The Evolution and Trends in NFT IP Licensing

The Evolution and Trends in NFT IP Licensing

NFT licensing has only become an issue recently. Prior to now, no one really worried about NFT intellectual property and licensing. However, the introduction and definition of holder’s rights by the Bored Ape Yacht Club inadvertently brought the spotlight on IP licensing on non-fungible tokens. In its terms and conditions, BAYC stated that holders have the right to the commercialization of their art.

If this is the case, to what extent can digital art be commercialized, and under what circumstances?

Art for Creative Commons (CCo)

The Moonbird NFT collection has led the way in the CCo approach to NFT licensing. It recently moved the rights to the collection from NFT holders to the Creative Commons, also known as “No Rights Reserved." This means that all the art in the collection can now be used freely and for any purpose by all members of the public.

The logic behind this approach is that, like open source software, the value of the NFT will eventually increase as more people find creative use cases for the NFT, which ultimately benefits holders. On the other hand, shifting rights from NFT holders to the public effectively deprives collectors of exclusivity. It also robs them of the opportunity to commercialize their art and make gains of it for themselves alone. Obviously, this did not sit well with some collectors.

Putting it succinctly, collectors now hold assets that everyone owns, some of which were sold as high as 350 ETH.

NFT Holders' Rights

Yuga Labs seems to be pioneering and defining what NFT holders’ rights mean. Just as it did with BAYC, it has also done the same following its acquisition of the Crypto Punks and Meebits collections. Following the acquisitions, Yuga Labs made it public that holders of Crypto Punks now have commercial rights, as well as the IP and licensing rights to their NFTs, and are free to monetize them whichever way they deem fit.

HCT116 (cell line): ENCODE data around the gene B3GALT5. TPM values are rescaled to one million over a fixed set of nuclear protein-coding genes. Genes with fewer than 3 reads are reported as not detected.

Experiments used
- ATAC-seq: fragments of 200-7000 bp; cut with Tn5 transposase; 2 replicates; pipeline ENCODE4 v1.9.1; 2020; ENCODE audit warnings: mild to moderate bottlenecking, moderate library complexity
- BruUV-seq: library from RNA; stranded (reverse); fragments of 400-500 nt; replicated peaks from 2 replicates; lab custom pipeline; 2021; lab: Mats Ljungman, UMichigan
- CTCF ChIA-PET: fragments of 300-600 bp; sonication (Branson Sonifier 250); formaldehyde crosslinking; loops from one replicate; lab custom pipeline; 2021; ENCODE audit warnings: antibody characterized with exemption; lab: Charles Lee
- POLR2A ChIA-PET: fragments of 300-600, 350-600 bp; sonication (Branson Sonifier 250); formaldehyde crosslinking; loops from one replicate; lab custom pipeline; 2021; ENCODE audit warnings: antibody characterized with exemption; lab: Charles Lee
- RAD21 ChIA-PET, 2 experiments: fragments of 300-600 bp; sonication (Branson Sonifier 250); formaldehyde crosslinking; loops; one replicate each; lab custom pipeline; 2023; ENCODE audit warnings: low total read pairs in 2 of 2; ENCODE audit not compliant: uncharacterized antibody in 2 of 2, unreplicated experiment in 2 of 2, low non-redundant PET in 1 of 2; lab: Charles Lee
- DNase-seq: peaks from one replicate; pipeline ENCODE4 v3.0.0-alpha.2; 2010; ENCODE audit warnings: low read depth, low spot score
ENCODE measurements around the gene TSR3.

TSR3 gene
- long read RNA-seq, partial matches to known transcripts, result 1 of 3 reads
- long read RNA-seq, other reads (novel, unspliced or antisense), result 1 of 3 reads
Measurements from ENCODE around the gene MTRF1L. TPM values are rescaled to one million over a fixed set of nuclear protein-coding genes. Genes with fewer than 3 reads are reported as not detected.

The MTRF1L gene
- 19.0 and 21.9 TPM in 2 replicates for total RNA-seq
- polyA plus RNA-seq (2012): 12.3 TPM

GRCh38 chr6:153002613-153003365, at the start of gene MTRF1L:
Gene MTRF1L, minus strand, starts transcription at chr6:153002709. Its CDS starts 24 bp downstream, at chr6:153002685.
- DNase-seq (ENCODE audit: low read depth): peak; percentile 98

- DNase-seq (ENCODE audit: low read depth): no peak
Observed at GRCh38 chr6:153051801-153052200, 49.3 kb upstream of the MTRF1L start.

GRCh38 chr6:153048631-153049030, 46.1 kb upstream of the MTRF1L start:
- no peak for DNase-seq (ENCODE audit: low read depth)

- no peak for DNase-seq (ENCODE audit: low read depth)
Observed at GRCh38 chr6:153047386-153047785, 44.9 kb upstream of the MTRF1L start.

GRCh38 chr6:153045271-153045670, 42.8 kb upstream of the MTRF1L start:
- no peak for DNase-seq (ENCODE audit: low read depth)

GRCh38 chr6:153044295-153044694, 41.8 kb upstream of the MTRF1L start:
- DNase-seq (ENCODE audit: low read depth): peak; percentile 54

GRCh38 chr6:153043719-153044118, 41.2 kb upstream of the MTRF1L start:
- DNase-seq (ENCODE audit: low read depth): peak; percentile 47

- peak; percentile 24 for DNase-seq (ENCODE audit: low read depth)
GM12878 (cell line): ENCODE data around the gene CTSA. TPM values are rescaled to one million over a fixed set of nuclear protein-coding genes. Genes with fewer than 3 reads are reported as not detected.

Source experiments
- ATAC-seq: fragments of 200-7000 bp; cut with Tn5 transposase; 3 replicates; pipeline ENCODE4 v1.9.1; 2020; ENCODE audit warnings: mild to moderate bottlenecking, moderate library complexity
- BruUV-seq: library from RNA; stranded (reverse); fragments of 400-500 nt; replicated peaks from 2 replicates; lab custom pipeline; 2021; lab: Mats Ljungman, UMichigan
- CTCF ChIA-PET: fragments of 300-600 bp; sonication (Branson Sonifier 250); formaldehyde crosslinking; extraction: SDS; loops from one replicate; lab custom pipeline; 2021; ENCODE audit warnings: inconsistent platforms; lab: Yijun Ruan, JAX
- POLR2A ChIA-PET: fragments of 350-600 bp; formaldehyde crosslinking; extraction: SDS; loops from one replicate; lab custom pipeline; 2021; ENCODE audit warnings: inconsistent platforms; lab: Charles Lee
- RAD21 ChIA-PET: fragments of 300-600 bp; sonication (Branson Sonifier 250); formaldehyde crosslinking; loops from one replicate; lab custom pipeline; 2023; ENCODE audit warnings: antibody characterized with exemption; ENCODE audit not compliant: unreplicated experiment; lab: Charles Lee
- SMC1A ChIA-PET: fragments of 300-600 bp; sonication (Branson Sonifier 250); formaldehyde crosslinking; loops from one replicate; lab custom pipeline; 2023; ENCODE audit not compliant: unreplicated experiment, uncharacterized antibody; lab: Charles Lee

This means that the right to the creative usage of any of the art in the Crypto Punks collection is solely in the hands of the collector. When such a person sells their NFT, they automatically transfer the right to the new owner.

Right Variation

As the debate on the best approach to NFT IP licensing continues, it is possible that creators will have to consider different factors before determining the form of rights that should be placed on an NFT.

In this scenario, we could see the emergence of NFT rights categories such as “No rights reserved," “All rights reserved” (though this will be against the ethos of web3 and decentralization), or “some rights reserved” (with the terms explicitly stated).


It is still early days in the evolution of NFT IP Licensing. More updates are bound to evolve in the near future.

Did you enjoy this article?

Subscribe to Redlion Gazette

Gazette time units are weeks so our subscriptions follow that pattern. You are always getting your Gazette & ArtDrop plus saving 30% of the minting price! There are 2 tiers of subscription.

        Never miss a thing!

        Find your weekly guilty pleasure in a mailbox.